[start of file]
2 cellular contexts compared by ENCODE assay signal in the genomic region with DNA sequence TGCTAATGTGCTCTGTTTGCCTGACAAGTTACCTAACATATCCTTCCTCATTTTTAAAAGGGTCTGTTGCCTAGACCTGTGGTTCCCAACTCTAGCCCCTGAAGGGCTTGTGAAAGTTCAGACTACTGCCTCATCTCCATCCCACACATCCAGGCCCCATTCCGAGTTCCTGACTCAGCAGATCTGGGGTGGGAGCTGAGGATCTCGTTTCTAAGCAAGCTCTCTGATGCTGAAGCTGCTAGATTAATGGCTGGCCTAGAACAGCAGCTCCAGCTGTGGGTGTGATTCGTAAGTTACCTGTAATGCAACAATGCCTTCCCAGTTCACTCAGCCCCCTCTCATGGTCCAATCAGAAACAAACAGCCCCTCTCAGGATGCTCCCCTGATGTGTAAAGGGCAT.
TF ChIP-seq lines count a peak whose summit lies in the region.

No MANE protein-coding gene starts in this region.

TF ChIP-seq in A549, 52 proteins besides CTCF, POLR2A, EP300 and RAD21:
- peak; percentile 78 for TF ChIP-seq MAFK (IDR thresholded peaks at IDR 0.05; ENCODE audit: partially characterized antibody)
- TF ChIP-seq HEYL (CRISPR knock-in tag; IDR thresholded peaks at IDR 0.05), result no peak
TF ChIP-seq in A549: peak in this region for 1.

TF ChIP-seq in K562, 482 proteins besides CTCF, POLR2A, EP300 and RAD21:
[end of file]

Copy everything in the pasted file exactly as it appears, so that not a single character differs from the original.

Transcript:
2 cellular contexts compared by ENCODE assay signal in the genomic region with DNA sequence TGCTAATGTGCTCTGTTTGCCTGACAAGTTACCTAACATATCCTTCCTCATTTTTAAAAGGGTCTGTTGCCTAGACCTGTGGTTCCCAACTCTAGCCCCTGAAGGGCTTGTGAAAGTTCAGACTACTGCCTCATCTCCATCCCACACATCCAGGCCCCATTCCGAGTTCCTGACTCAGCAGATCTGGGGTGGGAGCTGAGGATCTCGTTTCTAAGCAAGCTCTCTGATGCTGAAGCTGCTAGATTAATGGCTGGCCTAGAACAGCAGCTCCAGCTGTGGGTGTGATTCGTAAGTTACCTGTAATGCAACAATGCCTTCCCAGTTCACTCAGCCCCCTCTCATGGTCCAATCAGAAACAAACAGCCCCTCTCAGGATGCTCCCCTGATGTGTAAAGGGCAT.
TF ChIP-seq lines count a peak whose summit lies in the region.

No MANE protein-coding gene starts in this region.

TF ChIP-seq in A549, 52 proteins besides CTCF, POLR2A, EP300 and RAD21:
- peak; percentile 78 for TF ChIP-seq MAFK (IDR thresholded peaks at IDR 0.05; ENCODE audit: partially characterized antibody)
- TF ChIP-seq HEYL (CRISPR knock-in tag; IDR thresholded peaks at IDR 0.05), result no peak
TF ChIP-seq in A549: peak in this region for 1.

TF ChIP-seq in K562, 482 proteins besides CTCF, POLR2A, EP300 and RAD21: